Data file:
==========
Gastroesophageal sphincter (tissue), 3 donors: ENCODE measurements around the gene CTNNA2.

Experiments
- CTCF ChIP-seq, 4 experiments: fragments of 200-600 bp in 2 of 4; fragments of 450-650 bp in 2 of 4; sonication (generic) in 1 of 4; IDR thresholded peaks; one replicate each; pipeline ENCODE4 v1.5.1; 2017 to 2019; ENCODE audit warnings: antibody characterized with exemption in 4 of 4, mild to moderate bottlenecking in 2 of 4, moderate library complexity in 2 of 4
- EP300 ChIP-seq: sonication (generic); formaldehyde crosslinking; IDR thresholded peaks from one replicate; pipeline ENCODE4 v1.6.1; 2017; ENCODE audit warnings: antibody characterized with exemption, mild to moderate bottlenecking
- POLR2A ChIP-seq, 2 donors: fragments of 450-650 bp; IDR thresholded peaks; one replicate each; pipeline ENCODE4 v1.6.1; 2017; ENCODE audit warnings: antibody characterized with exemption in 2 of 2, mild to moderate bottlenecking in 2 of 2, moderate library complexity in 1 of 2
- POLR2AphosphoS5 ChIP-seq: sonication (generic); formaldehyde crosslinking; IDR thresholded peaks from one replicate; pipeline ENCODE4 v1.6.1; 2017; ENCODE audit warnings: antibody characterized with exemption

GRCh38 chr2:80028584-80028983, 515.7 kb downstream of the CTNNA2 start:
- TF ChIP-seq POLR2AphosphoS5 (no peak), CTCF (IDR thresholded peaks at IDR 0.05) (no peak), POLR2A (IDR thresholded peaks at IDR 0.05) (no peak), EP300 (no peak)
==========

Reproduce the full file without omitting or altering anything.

Gastroesophageal sphincter (tissue), 3 donors: ENCODE measurements around the gene CTNNA2.

Experiments
- CTCF ChIP-seq, 4 experiments: fragments of 200-600 bp in 2 of 4; fragments of 450-650 bp in 2 of 4; sonication (generic) in 1 of 4; IDR thresholded peaks; one replicate each; pipeline ENCODE4 v1.5.1; 2017 to 2019; ENCODE audit warnings: antibody characterized with exemption in 4 of 4, mild to moderate bottlenecking in 2 of 4, moderate library complexity in 2 of 4
- EP300 ChIP-seq: sonication (generic); formaldehyde crosslinking; IDR thresholded peaks from one replicate; pipeline ENCODE4 v1.6.1; 2017; ENCODE audit warnings: antibody characterized with exemption, mild to moderate bottlenecking
- POLR2A ChIP-seq, 2 donors: fragments of 450-650 bp; IDR thresholded peaks; one replicate each; pipeline ENCODE4 v1.6.1; 2017; ENCODE audit warnings: antibody characterized with exemption in 2 of 2, mild to moderate bottlenecking in 2 of 2, moderate library complexity in 1 of 2
- POLR2AphosphoS5 ChIP-seq: sonication (generic); formaldehyde crosslinking; IDR thresholded peaks from one replicate; pipeline ENCODE4 v1.6.1; 2017; ENCODE audit warnings: antibody characterized with exemption

GRCh38 chr2:80028584-80028983, 515.7 kb downstream of the CTNNA2 start:
- TF ChIP-seq POLR2AphosphoS5 (no peak), CTCF (IDR thresholded peaks at IDR 0.05) (no peak), POLR2A (IDR thresholded peaks at IDR 0.05) (no peak), EP300 (no peak)